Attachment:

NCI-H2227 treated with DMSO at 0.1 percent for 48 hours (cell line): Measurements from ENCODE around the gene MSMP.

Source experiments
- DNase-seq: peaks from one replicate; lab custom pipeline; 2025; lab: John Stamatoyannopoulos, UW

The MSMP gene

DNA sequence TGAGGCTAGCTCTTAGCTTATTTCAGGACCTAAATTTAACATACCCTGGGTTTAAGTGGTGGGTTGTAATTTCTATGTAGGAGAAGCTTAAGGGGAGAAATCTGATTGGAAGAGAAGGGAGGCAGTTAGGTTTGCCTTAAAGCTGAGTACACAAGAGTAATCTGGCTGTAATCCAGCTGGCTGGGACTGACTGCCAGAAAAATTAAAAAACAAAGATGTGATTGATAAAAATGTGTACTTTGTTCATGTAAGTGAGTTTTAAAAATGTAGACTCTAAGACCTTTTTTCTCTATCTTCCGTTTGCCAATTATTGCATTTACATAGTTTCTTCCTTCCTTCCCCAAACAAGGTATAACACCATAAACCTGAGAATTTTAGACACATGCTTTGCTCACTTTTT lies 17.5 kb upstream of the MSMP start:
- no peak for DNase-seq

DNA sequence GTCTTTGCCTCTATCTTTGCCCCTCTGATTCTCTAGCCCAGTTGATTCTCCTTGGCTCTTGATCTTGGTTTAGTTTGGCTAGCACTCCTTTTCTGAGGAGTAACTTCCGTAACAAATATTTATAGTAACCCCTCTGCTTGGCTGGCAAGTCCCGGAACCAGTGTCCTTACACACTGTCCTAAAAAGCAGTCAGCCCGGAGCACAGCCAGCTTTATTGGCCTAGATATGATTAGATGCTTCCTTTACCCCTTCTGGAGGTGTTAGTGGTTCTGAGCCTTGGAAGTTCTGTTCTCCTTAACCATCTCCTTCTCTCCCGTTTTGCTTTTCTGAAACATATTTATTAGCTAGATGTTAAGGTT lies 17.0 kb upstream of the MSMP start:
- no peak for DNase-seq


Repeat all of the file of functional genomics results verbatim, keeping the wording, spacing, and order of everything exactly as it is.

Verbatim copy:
NCI-H2227 treated with DMSO at 0.1 percent for 48 hours (cell line): Measurements from ENCODE around the gene MSMP.

Source experiments
- DNase-seq: peaks from one replicate; lab custom pipeline; 2025; lab: John Stamatoyannopoulos, UW

The MSMP gene

DNA sequence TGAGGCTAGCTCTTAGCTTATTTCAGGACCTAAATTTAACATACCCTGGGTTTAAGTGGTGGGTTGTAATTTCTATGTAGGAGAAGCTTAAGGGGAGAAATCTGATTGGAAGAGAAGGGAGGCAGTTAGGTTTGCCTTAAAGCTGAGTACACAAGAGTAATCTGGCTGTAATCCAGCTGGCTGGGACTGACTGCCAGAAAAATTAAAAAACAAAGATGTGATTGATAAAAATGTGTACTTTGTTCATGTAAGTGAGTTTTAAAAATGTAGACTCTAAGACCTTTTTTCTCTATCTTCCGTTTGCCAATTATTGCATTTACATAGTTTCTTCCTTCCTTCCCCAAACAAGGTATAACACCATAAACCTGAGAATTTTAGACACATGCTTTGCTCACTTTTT lies 17.5 kb upstream of the MSMP start:
- no peak for DNase-seq

DNA sequence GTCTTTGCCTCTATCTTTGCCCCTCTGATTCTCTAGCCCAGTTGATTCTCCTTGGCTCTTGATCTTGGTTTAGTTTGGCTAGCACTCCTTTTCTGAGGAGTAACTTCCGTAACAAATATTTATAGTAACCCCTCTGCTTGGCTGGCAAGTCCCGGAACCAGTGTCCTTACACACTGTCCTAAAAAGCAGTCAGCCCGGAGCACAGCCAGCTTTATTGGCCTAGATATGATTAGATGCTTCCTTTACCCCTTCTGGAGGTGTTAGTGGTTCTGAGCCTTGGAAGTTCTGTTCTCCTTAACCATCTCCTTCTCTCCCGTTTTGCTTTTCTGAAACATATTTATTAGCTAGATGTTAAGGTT lies 17.0 kb upstream of the MSMP start:
- no peak for DNase-seq